This post originally appeared on the Teacher Beat blog.
Politicians from New York City to Texas have pledged to expand access to computer science courses in K-12 schools, but one state’s efforts stand out for gearing teachers up for the effort.
Bringing coding classes to every school in Arkansas was a central tenet of Governor Asa Hutchinson’s 2014 campaign. “It’s probably the first time in the history of politics that the word ‘coding’ was used in a political commercial,” the Republican told WIRED magazine. Following up on his campaign promises, he signed a bill last February requiring all Arkansas high schools to start offering computer science classes this fall. And it worked: Every Arkansas high school is offering coding this year. By contrast, Texas was the first state to promise that all schools would offer coding, but districts there have largely ignored the mandate. What set Arkansas apart was Little Rock policymakers following up on their pledge to provide millions to train teachers.
Far from the nation’s tech hubs, Suzanne Mitchell, director of the Arkansas STEM Coalition and a member of the governor’s Computer Science Task Force, estimated that there were only about two dozen teachers in the state who were prepared to teach the new coding classes before the new law was passed. Over the summer, 130 Arkansas teachers received state-funded professional development to learn how to teach coding classes. More than a dozen of those teachers attended a free, weeklong boot camp hosted by the Arkansas School for Mathematics, Sciences and the Arts, a residential high school for students gifted in math and science that has been offering computer science classes for more than 20 years.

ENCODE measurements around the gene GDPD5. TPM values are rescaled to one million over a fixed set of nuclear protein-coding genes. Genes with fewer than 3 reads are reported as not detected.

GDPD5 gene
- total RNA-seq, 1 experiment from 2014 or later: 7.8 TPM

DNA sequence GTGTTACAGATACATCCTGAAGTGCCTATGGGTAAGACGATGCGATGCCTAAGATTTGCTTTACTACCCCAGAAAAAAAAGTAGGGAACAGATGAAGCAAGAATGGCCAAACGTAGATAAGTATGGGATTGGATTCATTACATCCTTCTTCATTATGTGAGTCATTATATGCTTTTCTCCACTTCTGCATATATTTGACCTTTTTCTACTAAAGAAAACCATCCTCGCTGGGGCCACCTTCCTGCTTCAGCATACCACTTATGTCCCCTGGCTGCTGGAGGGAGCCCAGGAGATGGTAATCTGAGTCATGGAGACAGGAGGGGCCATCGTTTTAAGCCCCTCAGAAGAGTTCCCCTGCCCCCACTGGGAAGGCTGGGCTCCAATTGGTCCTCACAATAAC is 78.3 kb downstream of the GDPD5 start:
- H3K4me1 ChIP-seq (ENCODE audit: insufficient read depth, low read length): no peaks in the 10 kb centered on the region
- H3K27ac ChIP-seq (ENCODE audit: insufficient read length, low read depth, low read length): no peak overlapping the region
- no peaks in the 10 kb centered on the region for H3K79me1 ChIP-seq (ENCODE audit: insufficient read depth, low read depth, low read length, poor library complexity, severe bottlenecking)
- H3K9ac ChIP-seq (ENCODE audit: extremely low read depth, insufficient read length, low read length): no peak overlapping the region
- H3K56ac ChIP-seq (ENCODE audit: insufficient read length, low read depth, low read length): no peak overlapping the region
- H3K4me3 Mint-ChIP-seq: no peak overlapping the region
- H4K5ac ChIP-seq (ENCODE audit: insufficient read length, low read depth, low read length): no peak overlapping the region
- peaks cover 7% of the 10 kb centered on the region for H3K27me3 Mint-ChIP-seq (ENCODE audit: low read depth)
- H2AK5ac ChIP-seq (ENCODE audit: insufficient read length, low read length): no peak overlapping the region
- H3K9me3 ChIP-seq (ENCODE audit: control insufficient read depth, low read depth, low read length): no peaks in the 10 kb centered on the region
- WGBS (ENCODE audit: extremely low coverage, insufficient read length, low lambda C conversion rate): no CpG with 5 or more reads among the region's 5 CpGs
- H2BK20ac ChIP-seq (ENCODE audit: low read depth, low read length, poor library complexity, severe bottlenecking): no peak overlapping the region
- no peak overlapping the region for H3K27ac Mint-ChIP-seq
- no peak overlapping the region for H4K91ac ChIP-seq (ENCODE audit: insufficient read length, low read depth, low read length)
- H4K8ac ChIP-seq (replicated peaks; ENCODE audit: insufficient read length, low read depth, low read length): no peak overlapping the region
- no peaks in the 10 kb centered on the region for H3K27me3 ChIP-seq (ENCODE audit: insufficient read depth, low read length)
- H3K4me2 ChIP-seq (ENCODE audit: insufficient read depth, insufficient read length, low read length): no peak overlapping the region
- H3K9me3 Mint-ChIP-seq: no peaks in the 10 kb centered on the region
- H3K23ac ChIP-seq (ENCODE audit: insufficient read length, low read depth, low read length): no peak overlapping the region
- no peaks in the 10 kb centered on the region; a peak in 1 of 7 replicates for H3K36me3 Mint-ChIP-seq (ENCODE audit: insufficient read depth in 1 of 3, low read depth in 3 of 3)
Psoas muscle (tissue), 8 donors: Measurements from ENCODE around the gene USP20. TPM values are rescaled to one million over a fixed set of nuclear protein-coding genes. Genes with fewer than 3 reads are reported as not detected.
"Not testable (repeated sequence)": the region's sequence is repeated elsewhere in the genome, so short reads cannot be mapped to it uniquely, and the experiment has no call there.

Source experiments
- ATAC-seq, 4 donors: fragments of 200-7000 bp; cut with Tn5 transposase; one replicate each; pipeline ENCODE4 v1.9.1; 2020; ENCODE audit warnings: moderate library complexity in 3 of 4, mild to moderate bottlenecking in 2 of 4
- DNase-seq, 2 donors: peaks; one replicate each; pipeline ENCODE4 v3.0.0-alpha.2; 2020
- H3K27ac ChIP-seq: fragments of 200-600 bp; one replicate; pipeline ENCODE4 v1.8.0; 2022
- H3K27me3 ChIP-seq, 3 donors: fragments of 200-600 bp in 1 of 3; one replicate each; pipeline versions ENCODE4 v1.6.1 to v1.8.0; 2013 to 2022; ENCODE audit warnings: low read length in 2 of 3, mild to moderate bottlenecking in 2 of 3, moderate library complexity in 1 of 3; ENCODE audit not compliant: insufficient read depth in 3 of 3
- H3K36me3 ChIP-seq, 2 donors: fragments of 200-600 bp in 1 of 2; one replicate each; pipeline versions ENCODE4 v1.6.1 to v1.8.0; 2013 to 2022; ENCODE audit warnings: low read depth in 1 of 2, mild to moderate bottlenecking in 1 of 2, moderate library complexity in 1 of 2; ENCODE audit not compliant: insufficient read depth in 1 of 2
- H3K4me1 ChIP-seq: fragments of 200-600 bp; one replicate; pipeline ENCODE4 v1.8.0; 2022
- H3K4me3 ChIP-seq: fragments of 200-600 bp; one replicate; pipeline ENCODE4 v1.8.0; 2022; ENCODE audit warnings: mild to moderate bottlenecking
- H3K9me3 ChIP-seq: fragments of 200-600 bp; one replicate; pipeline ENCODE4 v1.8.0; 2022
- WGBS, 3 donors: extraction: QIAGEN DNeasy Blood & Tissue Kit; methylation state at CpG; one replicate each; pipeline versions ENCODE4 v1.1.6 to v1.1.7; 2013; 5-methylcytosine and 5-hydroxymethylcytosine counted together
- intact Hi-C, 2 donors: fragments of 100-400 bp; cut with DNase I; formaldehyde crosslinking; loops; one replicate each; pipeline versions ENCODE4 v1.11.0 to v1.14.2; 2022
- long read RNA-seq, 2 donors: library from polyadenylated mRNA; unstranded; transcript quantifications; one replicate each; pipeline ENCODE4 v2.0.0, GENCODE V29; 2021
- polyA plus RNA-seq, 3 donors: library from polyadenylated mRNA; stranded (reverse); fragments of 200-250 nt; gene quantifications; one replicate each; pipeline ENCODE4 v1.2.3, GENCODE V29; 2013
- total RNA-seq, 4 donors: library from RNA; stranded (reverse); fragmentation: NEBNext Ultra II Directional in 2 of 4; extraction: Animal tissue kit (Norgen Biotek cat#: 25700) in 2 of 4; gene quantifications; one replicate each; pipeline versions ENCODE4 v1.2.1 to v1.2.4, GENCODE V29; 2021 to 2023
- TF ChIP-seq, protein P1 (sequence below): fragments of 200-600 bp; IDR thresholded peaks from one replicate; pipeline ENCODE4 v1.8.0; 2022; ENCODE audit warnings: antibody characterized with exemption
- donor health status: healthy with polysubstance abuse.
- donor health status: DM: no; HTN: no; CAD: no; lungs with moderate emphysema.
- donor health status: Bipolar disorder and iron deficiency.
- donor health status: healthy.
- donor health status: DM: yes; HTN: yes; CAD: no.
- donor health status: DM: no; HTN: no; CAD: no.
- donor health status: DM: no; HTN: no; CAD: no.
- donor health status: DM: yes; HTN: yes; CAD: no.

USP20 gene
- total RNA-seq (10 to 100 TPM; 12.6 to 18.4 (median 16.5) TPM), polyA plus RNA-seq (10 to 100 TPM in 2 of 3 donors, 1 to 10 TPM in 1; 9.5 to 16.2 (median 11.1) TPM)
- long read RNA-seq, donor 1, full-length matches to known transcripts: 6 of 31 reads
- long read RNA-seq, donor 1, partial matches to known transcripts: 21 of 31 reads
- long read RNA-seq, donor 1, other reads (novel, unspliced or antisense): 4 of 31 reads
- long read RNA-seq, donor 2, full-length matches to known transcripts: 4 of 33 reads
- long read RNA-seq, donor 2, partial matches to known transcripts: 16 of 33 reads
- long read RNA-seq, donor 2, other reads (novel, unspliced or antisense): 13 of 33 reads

Daniel Moix, ASMSA’s computer science education specialist, described the teacher boot camp to Kim Dishongh of Arkansas’s AMP magazine:
“It’s not just a weeklong professional development [course] where teachers come and get their stuff, and then they go back and they have a year to figure it out. My full-time job is to support computer science teachers in Arkansas. I will be mentoring these teachers in their classrooms, online, helping provide them with instruction some days of the week, helping provide them the support to do face-to-face instruction the other days of the week. They’re basically getting training wheels for 12 months while they get on their feet, with the goal being the following year for them to be able to teach that course independently.”
As of August, 87 schools had applied to the state for $20,000 grants to pay for professional-development programs to prepare even more teachers. In addition to providing for in-person professional-development sessions, the state is paying for every Arkansas teacher’s subscription to Lynda.com, a tech-oriented training website.
Mitchell of the governor’s Computer Science Task Force says that the long-term solution for having enough coding teachers is making sure preparation programs offer more computer science courses.
A version of this news article first appeared in the Curriculum Matters blog.